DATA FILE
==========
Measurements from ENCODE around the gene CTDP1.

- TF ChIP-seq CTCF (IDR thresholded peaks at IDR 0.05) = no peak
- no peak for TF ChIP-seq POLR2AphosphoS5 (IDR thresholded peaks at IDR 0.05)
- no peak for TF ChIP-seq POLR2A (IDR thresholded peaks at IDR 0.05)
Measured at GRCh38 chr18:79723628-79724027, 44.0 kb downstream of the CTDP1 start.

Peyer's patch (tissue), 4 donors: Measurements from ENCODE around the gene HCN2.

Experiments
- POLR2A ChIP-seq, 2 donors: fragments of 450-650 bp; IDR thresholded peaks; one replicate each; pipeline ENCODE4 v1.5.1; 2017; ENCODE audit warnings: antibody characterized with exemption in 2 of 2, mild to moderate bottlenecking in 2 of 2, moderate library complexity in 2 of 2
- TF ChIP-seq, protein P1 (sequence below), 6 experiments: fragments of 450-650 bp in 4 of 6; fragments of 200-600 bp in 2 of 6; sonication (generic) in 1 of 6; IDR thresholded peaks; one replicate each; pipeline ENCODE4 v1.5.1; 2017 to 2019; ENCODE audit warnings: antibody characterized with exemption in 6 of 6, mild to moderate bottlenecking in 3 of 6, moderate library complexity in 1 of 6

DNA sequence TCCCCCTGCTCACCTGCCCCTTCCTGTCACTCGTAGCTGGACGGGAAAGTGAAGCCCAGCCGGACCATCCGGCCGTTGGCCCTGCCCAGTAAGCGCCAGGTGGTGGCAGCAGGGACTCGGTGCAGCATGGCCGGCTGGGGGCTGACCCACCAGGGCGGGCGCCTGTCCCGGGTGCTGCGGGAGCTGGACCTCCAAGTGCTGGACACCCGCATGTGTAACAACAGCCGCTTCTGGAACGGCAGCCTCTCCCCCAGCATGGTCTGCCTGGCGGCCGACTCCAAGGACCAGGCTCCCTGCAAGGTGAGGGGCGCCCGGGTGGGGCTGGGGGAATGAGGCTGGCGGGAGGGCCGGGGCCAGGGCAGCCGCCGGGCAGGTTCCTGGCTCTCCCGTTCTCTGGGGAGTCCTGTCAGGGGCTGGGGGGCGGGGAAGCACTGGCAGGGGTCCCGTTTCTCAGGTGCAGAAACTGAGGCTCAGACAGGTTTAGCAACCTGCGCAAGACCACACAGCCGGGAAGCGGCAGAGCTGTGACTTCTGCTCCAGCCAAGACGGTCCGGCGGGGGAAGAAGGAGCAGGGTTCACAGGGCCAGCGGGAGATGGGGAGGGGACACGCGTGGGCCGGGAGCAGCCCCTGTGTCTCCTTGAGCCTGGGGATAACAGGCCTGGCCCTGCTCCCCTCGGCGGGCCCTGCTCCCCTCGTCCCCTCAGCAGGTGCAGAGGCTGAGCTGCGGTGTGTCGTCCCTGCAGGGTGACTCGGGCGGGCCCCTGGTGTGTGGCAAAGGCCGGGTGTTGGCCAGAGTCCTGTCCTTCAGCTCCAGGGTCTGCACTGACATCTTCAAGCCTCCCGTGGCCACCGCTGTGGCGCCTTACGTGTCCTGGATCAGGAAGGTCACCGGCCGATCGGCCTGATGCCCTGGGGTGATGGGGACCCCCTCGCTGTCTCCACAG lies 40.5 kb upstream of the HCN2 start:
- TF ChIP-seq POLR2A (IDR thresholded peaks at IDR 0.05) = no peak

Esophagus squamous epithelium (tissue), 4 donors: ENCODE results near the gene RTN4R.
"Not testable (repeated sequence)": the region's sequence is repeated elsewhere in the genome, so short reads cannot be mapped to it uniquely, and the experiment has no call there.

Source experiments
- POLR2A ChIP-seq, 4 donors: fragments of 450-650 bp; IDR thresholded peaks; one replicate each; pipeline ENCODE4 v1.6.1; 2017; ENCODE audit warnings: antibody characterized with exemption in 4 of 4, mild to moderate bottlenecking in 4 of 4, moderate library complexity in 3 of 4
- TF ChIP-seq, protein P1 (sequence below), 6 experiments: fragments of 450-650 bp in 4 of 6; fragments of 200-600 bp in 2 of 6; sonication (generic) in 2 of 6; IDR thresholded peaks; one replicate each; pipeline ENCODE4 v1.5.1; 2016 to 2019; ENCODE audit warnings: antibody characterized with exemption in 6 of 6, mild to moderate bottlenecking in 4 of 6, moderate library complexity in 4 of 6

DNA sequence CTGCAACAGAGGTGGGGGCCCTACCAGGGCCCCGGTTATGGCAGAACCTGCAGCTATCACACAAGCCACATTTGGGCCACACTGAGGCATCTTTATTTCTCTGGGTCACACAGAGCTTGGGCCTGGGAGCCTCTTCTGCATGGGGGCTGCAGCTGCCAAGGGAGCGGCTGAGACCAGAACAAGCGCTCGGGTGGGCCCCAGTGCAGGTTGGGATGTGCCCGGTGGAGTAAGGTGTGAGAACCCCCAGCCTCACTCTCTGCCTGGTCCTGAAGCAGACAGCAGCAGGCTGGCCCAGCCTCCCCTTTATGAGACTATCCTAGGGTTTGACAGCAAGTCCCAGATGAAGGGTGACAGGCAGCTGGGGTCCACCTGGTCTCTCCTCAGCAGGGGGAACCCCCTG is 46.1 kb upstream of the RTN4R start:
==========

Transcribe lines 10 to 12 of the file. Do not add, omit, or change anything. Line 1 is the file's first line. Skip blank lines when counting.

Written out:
DNA sequence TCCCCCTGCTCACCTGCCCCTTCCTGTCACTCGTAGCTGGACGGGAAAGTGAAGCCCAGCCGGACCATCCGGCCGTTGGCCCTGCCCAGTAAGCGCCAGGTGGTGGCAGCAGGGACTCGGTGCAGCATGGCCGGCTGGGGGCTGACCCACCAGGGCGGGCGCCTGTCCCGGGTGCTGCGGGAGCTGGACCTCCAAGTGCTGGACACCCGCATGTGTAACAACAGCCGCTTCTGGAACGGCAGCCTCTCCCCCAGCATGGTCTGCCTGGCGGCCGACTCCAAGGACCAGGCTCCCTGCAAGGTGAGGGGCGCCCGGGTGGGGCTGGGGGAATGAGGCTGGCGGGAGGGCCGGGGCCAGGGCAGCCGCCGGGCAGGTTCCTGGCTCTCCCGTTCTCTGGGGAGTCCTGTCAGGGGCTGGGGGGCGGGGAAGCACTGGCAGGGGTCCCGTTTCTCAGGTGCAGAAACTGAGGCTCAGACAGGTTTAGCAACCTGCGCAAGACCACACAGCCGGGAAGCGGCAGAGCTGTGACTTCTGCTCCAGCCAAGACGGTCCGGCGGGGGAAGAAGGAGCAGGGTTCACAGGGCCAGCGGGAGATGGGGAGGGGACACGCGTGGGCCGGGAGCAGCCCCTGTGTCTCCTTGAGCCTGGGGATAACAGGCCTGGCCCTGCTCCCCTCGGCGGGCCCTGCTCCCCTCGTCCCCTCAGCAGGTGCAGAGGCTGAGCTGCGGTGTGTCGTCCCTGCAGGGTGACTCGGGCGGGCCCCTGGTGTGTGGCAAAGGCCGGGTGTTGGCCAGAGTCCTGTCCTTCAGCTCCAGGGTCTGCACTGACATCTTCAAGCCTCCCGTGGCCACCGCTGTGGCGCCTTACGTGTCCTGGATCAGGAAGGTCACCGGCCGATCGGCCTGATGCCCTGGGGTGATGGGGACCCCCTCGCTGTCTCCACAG lies 40.5 kb upstream of the HCN2 start:
- TF ChIP-seq POLR2A (IDR thresholded peaks at IDR 0.05) = no peak

Esophagus squamous epithelium (tissue), 4 donors: ENCODE results near the gene RTN4R.